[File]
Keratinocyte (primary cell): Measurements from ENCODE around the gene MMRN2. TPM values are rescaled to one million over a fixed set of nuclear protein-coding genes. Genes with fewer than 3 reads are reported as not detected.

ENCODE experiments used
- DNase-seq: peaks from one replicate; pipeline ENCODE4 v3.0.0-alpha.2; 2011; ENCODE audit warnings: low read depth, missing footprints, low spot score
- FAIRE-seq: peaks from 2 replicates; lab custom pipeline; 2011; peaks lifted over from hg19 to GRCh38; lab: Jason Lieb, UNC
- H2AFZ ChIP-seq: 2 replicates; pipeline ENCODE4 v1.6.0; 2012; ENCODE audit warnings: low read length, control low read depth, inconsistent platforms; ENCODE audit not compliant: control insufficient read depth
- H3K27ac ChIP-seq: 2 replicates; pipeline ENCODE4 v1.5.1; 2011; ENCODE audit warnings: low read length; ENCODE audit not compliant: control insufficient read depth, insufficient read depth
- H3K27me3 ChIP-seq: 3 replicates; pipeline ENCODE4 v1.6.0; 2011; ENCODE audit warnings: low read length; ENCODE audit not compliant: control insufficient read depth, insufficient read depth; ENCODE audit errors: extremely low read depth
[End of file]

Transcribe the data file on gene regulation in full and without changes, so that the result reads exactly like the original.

Keratinocyte (primary cell): Measurements from ENCODE around the gene MMRN2. TPM values are rescaled to one million over a fixed set of nuclear protein-coding genes. Genes with fewer than 3 reads are reported as not detected.

ENCODE experiments used
- DNase-seq: peaks from one replicate; pipeline ENCODE4 v3.0.0-alpha.2; 2011; ENCODE audit warnings: low read depth, missing footprints, low spot score
- FAIRE-seq: peaks from 2 replicates; lab custom pipeline; 2011; peaks lifted over from hg19 to GRCh38; lab: Jason Lieb, UNC
- H2AFZ ChIP-seq: 2 replicates; pipeline ENCODE4 v1.6.0; 2012; ENCODE audit warnings: low read length, control low read depth, inconsistent platforms; ENCODE audit not compliant: control insufficient read depth
- H3K27ac ChIP-seq: 2 replicates; pipeline ENCODE4 v1.5.1; 2011; ENCODE audit warnings: low read length; ENCODE audit not compliant: control insufficient read depth, insufficient read depth
- H3K27me3 ChIP-seq: 3 replicates; pipeline ENCODE4 v1.6.0; 2011; ENCODE audit warnings: low read length; ENCODE audit not compliant: control insufficient read depth, insufficient read depth; ENCODE audit errors: extremely low read depth